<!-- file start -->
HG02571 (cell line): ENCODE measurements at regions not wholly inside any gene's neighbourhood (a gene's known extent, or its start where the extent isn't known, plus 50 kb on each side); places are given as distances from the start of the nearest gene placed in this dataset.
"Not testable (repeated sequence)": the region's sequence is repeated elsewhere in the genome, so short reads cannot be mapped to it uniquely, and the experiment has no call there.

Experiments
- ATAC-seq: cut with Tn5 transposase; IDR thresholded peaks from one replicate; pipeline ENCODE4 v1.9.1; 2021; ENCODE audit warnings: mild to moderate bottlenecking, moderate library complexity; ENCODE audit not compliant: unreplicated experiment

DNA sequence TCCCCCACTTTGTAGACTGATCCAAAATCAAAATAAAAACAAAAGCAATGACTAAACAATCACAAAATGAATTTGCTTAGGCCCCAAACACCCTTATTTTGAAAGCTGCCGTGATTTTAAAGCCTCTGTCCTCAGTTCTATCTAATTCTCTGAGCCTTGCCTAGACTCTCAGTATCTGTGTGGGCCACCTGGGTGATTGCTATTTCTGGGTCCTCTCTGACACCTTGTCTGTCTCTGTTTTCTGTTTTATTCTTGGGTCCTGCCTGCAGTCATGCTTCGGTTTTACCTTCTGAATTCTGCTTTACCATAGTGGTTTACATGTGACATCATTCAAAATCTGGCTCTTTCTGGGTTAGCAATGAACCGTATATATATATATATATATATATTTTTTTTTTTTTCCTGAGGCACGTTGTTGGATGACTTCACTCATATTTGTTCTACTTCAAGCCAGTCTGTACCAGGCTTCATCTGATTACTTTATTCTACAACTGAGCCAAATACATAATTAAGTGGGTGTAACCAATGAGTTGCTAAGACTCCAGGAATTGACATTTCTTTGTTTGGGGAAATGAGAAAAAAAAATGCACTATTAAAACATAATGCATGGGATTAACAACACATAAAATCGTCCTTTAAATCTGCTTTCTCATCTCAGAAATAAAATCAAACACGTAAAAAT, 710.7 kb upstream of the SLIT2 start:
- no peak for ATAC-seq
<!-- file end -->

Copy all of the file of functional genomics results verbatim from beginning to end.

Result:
HG02571 (cell line): ENCODE measurements at regions not wholly inside any gene's neighbourhood (a gene's known extent, or its start where the extent isn't known, plus 50 kb on each side); places are given as distances from the start of the nearest gene placed in this dataset.
"Not testable (repeated sequence)": the region's sequence is repeated elsewhere in the genome, so short reads cannot be mapped to it uniquely, and the experiment has no call there.

Experiments
- ATAC-seq: cut with Tn5 transposase; IDR thresholded peaks from one replicate; pipeline ENCODE4 v1.9.1; 2021; ENCODE audit warnings: mild to moderate bottlenecking, moderate library complexity; ENCODE audit not compliant: unreplicated experiment

DNA sequence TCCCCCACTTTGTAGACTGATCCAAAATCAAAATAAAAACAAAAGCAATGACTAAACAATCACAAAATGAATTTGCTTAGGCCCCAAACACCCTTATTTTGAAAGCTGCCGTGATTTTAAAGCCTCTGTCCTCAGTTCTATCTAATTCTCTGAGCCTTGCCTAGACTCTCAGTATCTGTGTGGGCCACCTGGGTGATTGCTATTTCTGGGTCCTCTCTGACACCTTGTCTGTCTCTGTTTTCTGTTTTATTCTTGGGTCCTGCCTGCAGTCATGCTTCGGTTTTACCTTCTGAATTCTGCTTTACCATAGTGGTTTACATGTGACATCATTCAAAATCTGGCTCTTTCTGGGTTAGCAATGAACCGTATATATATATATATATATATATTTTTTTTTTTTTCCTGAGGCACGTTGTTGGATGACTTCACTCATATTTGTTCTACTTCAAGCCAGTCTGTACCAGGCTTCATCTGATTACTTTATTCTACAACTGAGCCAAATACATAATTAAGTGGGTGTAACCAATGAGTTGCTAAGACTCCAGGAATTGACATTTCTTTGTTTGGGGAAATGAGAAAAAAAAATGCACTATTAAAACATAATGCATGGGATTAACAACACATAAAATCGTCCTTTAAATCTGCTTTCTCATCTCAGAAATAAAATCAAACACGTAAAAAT, 710.7 kb upstream of the SLIT2 start:
- no peak for ATAC-seq